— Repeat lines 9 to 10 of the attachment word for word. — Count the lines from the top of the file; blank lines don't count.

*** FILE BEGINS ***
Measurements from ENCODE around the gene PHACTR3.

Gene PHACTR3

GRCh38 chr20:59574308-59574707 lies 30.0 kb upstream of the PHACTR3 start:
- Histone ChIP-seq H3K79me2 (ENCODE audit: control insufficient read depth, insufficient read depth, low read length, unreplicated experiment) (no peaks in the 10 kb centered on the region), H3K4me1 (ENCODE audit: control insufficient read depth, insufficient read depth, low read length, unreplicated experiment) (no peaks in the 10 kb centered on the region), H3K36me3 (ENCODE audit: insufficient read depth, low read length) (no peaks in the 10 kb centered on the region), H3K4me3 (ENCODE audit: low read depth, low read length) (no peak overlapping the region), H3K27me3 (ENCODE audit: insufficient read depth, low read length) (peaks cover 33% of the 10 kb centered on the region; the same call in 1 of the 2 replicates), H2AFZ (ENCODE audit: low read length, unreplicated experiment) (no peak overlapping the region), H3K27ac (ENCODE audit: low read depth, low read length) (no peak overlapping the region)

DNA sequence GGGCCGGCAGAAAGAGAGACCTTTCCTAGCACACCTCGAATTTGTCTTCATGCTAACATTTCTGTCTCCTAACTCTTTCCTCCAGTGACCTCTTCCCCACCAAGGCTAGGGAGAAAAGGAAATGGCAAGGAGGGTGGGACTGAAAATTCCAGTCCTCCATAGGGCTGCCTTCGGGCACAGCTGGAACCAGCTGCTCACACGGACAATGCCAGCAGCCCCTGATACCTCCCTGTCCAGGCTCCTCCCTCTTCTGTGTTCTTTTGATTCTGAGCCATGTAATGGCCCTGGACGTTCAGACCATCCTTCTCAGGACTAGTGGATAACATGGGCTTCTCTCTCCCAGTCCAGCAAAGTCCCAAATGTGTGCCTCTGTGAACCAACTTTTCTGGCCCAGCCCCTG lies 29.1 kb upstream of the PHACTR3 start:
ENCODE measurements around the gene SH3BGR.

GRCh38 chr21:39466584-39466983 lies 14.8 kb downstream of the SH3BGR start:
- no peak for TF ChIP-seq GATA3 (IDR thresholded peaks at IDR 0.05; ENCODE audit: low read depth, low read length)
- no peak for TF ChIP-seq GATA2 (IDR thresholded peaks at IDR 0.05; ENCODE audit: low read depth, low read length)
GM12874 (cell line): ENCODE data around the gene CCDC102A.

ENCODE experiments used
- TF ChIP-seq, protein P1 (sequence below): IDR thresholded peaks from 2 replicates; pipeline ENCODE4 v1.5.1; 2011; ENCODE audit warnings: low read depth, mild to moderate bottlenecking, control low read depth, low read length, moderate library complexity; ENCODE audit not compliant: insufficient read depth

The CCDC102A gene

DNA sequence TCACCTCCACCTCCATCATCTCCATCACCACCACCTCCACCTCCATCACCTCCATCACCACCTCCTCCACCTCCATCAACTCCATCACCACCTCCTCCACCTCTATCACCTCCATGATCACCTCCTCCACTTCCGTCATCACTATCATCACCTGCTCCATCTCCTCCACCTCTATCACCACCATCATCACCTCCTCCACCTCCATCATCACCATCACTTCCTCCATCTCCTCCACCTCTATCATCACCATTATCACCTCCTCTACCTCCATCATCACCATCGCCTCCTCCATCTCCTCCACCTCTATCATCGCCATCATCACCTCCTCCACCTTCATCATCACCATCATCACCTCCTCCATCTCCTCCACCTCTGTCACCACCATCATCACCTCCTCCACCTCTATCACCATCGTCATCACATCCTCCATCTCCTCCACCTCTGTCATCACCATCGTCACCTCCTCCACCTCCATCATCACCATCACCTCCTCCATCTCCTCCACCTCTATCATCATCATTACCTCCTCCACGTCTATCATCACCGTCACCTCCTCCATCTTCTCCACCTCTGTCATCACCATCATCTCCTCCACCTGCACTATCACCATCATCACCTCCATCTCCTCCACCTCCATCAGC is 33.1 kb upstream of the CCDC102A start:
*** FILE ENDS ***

- no peak for TF ChIP-seq GATA2 (IDR thresholded peaks at IDR 0.05; ENCODE audit: low read depth, low read length)
GM12874 (cell line): ENCODE data around the gene CCDC102A.